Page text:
You can download detailed information leaflets about your rights on the Seasonal Worker visa from the Government website or contact the Worker Support Centre on 0800 0581 633.

do i need to pay to see a doctor?


Migrant workers on the Seasonal Worker visa can get healthcare free of charge from the National Health Service (NHS) in Scotland.

 Workers should register as an NHS patient with a family doctor – a General Practitioner (GP) – and will not have to pay for this. The GP will help those on the Seasonal Worker Visa access any healthcare they may need and can arrange an interpreter to facilitate engagement. At point of registration the GP may ask for some documents to prove an individual is in work, this could include proof of visa, a work contract or wage slip. If the GP prescribes medication to a worker this is free to access from a pharmacy in Scotland.

Once registered most healthcare excluding dental treatment or eye care is free to workers this includes primary care, secondary care and emergency care. All services that are free to Scottish citizens are also free to workers on the SWV in Scotland.


England, Wales and Northern Ireland

Migrant workers on the Seasonal Worker visa can access primary healthcare, usually with a family doctor, and emergency healthcare, usually through the Accident and Emergency department of a hospital, on the National Health Service (NHS) free of charge.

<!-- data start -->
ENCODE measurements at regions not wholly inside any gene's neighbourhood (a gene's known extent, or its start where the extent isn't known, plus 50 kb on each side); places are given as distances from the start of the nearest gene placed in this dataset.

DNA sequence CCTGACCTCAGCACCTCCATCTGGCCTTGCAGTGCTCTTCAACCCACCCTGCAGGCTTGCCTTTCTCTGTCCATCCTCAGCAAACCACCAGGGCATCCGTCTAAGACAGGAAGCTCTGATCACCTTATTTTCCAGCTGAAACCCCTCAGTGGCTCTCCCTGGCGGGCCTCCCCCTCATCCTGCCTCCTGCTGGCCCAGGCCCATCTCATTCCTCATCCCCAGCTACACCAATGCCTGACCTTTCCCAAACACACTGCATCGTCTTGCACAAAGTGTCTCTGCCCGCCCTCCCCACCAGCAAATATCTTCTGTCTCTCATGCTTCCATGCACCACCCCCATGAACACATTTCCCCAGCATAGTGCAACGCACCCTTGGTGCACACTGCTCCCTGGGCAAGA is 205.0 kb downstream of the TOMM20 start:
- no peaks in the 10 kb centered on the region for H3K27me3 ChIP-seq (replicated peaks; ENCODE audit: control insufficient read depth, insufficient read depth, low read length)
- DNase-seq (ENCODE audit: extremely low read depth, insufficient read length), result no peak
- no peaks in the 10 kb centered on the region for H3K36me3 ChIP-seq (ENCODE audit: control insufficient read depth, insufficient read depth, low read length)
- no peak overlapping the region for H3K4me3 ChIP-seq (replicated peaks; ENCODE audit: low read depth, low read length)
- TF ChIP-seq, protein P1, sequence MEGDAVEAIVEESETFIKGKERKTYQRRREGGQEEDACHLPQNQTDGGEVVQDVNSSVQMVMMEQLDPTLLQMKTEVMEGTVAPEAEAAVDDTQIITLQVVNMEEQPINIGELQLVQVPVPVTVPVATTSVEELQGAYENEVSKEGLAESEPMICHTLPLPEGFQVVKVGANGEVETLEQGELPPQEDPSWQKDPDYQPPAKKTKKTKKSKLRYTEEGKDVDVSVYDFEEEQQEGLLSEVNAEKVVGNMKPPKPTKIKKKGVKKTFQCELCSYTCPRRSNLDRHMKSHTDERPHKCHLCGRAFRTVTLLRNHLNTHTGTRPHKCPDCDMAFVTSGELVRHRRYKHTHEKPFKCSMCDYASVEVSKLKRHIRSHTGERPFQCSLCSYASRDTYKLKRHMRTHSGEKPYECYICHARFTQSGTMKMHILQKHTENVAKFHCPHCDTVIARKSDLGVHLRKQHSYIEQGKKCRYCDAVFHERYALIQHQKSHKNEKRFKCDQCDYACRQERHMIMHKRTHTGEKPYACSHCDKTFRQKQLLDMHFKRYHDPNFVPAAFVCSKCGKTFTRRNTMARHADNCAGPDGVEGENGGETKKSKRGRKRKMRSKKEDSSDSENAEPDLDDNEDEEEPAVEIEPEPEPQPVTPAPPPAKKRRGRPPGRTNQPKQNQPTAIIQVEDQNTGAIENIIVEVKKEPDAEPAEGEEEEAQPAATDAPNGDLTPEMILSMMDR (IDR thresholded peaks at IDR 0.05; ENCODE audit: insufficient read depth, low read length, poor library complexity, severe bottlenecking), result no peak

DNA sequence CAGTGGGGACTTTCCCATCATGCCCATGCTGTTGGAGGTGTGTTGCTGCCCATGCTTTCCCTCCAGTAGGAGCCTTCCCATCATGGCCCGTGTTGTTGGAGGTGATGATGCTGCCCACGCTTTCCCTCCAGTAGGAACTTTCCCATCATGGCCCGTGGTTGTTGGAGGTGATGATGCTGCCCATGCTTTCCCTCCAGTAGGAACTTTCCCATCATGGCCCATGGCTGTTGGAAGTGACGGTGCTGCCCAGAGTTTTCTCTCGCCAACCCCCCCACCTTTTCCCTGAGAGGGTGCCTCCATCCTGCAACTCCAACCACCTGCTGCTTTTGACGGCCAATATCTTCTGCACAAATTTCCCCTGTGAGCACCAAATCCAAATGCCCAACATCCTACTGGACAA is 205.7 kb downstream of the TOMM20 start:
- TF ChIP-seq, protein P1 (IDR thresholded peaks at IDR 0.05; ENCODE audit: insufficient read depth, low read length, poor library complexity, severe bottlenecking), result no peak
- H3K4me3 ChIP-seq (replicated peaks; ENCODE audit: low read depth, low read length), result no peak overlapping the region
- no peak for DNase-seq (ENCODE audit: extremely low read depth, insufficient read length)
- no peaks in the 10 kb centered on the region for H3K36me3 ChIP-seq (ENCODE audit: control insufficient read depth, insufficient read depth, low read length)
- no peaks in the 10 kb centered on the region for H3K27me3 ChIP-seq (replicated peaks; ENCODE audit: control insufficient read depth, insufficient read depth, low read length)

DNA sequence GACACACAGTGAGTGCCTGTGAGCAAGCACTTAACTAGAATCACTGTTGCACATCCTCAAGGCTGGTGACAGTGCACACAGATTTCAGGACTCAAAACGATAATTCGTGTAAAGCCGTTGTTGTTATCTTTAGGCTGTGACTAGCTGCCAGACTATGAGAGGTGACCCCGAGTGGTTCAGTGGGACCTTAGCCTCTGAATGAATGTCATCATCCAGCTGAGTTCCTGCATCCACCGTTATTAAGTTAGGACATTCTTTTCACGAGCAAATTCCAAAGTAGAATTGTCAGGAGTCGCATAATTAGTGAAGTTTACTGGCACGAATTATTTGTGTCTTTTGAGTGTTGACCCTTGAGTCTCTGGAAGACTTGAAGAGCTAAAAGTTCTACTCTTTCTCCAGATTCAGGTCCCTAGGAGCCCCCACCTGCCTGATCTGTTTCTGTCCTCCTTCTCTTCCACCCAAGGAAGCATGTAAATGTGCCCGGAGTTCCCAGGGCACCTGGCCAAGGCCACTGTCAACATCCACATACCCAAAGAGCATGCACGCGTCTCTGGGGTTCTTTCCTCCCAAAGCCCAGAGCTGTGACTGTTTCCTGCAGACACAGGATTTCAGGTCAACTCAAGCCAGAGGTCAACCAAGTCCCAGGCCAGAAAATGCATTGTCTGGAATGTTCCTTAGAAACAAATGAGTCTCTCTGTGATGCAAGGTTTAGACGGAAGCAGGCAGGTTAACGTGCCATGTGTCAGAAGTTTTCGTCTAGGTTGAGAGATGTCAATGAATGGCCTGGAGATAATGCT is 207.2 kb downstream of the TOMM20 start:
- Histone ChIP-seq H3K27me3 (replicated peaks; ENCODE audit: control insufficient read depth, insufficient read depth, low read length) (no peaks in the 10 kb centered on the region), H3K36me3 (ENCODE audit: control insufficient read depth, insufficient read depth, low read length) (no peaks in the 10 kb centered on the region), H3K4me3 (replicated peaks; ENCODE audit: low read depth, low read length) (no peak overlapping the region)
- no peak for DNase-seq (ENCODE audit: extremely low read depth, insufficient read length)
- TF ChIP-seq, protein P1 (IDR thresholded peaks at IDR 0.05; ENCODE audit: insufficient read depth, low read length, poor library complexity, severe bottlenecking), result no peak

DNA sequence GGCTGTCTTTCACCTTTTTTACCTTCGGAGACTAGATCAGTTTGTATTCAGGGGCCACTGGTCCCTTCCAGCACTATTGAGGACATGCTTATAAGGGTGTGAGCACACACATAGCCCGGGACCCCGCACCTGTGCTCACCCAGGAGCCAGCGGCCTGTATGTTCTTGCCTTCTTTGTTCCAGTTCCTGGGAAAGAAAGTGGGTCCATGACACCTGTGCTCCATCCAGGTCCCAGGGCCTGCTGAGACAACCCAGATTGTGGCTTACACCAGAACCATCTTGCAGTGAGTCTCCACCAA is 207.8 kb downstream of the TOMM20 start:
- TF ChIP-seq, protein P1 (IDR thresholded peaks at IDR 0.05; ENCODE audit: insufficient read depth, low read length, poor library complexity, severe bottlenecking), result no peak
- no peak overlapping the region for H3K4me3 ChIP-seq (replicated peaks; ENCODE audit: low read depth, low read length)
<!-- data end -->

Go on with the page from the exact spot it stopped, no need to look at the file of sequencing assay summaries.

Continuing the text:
Workers should register with a family doctor – General Practitioner (GP) – in order to access NHS services. No proof of status is required to access this, nor is an address required. In England only, if a GP prescribes medication to a worker there is a flat charge of £9.65 per item when medicine is accessed from a pharmacy. Prescriptions accessed from a GP in Wales or Northern Ireland and collected from a pharmacy in Wales or Northern Ireland are free of charge.

 Emergency care, family planning, treatment via the Mental Health Act 1983, and treatment for some communicable diseases (eg HIV, TB, COVID 19 diagnosis and treatment) can also be accessed free of charge at hospitals.

 If a worker on the Seasonal Worker visa requires secondary care, which includes treatment in a hospital usually with referral from a GP, this is usually not free, and a worker may need travel insurance to cover these costs. This insurance may be provided by your scheme operator, however some insurance policies do not cover the full amount. It is important to check how much is covered and if the scheme operator or the worker is expected to pay the remaining fee (“the excess”).


How do I contact the Worker Support Centre?

Helpline: 0800 058 1633


Monday – Tuesday    4pm – 8pm
Thursday – Friday      1pm – 8pm
Saturday                     9am-4pm


At all other times there is an answer phone facility; please leave a message and we will respond as soon as a staff member is next available.

Email: support@workersupportcentre.org.uk


We speak Ukrainian, Russian, Lithuanian, Hungarian, Kurdish Kurmanji, Italian, French and English or can provide an interpreter.

What do I do if I want to change employer?

Your labour provider must set out clearly the way in which you can transfer employer (including criteria for making a request and a process for considering requests) before you start work.